The amount of the reversed sound is determined with a Blend knob that runs from a totally dry signal to a totally reversed one. Once you’ve got a balance between dry and reverse sounds that suits you, this is a great backwards guitar effect that you can really exploit with or without the reverb and delay. 

If you want to get freakier, the secret weapon here is the rear-panel Speed switch that brings in a double-speed sound, repeating everything you play twice – at an octave higher. It’s perhaps not as immediately musical as the other speed but can add interest as a textural layer, especially as part of a larger construct with delay and reverb. 

Old Blood Noise Endeavors

(Image credit: Future / Phil Barker)

With its dedicated footswitch you can add the reverse effect to the delay/reverb whenever you need it or keep it engaged and switch the whole composite effect in and out with the bypass switch.

What we really liked is that the reverse footswitch has a momentary action so you can just bring in the reverse for as long as you hold it down – great for throwing a bit of backwards action into the middle of a solo, and there’s even more performance potential available as you can plug in an expression pedal for foot control of the Blend knob to feed in the amount of reversed sound, too.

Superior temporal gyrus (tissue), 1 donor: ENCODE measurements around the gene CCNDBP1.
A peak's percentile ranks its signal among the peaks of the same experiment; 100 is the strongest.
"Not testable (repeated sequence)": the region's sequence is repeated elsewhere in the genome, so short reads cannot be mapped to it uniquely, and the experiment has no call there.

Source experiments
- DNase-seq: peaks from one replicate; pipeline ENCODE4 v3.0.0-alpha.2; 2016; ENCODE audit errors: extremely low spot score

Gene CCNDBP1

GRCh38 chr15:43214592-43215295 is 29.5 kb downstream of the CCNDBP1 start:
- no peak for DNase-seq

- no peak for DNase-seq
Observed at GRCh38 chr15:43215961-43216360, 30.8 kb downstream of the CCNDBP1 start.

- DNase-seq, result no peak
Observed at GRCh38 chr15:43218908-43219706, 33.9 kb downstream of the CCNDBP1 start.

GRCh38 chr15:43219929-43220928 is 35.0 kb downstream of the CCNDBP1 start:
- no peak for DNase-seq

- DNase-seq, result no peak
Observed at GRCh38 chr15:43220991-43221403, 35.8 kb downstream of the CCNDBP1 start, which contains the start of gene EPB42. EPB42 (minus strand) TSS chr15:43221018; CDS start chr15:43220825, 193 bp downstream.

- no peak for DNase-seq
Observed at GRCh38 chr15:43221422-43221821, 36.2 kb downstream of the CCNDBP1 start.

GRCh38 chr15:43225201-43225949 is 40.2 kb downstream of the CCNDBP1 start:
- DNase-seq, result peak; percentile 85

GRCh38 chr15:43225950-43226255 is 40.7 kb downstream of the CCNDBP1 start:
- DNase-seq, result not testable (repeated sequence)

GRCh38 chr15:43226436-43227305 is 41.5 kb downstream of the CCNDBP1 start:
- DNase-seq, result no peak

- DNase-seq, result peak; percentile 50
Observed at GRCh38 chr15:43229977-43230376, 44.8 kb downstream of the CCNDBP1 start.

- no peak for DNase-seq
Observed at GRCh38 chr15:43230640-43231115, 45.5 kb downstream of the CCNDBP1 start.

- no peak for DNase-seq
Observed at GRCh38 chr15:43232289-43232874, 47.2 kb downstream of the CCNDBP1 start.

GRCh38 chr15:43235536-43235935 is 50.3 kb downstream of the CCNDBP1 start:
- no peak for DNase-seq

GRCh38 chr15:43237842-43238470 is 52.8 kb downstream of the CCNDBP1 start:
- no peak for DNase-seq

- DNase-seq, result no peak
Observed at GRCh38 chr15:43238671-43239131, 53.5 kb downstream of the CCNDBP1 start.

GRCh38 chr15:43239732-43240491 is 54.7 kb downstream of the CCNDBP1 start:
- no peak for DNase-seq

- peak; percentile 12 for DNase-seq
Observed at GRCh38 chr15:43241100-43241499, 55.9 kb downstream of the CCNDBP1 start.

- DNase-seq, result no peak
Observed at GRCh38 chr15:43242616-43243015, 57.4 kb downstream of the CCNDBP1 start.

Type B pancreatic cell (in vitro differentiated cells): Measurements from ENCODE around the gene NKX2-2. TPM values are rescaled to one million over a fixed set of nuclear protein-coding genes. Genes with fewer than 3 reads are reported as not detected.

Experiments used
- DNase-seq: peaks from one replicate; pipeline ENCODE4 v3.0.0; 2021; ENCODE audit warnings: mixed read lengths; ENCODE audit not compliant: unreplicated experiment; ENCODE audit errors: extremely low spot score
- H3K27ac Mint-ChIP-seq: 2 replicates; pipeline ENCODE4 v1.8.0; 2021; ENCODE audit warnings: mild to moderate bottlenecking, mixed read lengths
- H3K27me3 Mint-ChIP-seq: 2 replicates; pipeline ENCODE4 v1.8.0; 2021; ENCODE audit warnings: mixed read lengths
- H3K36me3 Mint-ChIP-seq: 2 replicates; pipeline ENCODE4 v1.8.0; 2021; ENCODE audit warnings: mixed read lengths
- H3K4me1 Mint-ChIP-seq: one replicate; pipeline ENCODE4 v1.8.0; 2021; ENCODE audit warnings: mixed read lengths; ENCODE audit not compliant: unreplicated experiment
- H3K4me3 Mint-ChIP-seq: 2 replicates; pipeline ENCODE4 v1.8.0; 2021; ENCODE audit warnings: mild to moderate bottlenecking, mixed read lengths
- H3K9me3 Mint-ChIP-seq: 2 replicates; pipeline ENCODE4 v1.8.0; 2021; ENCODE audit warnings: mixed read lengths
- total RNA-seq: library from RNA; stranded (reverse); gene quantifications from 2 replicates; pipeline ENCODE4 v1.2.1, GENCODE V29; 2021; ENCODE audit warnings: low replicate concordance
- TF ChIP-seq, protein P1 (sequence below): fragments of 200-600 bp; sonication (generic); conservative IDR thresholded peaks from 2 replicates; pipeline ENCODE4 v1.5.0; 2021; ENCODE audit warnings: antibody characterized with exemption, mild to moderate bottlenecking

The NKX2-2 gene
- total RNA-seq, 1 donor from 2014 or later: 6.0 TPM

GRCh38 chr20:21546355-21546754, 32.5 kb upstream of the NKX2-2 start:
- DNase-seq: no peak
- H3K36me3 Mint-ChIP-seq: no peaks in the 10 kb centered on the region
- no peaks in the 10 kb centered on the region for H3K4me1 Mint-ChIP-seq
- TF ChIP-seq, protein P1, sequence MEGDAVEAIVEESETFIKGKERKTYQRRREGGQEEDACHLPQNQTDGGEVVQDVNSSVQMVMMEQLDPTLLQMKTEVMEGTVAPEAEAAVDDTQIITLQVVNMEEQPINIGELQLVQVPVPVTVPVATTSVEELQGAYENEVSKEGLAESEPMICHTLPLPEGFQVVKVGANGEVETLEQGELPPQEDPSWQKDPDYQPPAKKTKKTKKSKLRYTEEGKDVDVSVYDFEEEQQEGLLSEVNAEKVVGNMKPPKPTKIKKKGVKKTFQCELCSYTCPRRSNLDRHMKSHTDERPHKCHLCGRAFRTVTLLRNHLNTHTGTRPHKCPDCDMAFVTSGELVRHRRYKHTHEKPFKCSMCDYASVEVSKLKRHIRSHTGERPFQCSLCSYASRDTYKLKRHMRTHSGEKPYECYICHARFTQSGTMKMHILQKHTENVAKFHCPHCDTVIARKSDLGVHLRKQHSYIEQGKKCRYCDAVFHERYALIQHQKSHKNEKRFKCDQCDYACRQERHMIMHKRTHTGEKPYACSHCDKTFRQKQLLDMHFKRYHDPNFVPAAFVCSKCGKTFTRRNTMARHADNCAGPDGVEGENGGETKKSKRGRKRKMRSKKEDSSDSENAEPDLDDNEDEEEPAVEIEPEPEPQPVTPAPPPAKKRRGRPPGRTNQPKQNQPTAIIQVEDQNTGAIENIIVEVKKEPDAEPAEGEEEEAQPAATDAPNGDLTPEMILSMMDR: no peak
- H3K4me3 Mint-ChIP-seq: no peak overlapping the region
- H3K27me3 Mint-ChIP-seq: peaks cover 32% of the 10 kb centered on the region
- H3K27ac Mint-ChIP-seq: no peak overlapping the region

With reverse and the ambient effects working together, there’s a world of floaty atmospheric pads and more to be explored with quite different outcomes dependent on the order of the effects blocks.


The Minim is like a fantastic bag of tricks where you’re always going to pull something intriguing out. You should note that this is a specialised pedal, not a substitute for a standard reverb or delay pedal. 

The Minim is more something that will complement those existing effects by adding in its altered ambiences, while the reverse side of things offers very playable backwards guitar stylings that can compete with some dedicated pedals that offer that same effect. Put it all together and you’ve got an inspirational pedal for anyone who enjoys a bit of sonic exploration.


  • PRICE: $229 / £219
  • ORIGIN: USA TYPE: Delay and reverb pedal 
  • FEATURES: True bypass,  400ms delay time, expression pedal control of Blend 
  • CONTROLS: Blend, Delay, Time, Feedback, Reverb, Modulation, Decay, Order switch, Speed switch, Reverse footswitch, Bypass footswitch 
  • CONNECTIONS: Standard input, standard output, EXP 
  • POWER: 9V DC adaptor, 159mA  
  • DIMENSIONS: 117 (w) x 92 (d) x 60mm (h)
  • CONTACT: Old Blood Noise Endeavors

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Trevor Curwen

Trevor Curwen has played guitar for several decades – he's also mimed it on the UK's Top of the Pops. Much of his working life, though, has been spent behind the mixing desk, during which time he has built up a solid collection of the guitars, amps and pedals needed to cover just about any studio session. He writes pedal reviews for Guitarist and has contributed to Total Guitar, MusicRadar and Future Music among others.